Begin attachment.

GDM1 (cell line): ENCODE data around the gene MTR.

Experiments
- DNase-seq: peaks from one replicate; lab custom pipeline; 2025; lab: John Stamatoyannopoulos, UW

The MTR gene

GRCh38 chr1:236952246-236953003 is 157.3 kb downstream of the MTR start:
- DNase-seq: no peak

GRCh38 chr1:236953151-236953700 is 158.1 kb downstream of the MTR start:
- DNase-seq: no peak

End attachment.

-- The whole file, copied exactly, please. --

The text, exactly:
GDM1 (cell line): ENCODE data around the gene MTR.

Experiments
- DNase-seq: peaks from one replicate; lab custom pipeline; 2025; lab: John Stamatoyannopoulos, UW

The MTR gene

GRCh38 chr1:236952246-236953003 is 157.3 kb downstream of the MTR start:
- DNase-seq: no peak

GRCh38 chr1:236953151-236953700 is 158.1 kb downstream of the MTR start:
- DNase-seq: no peak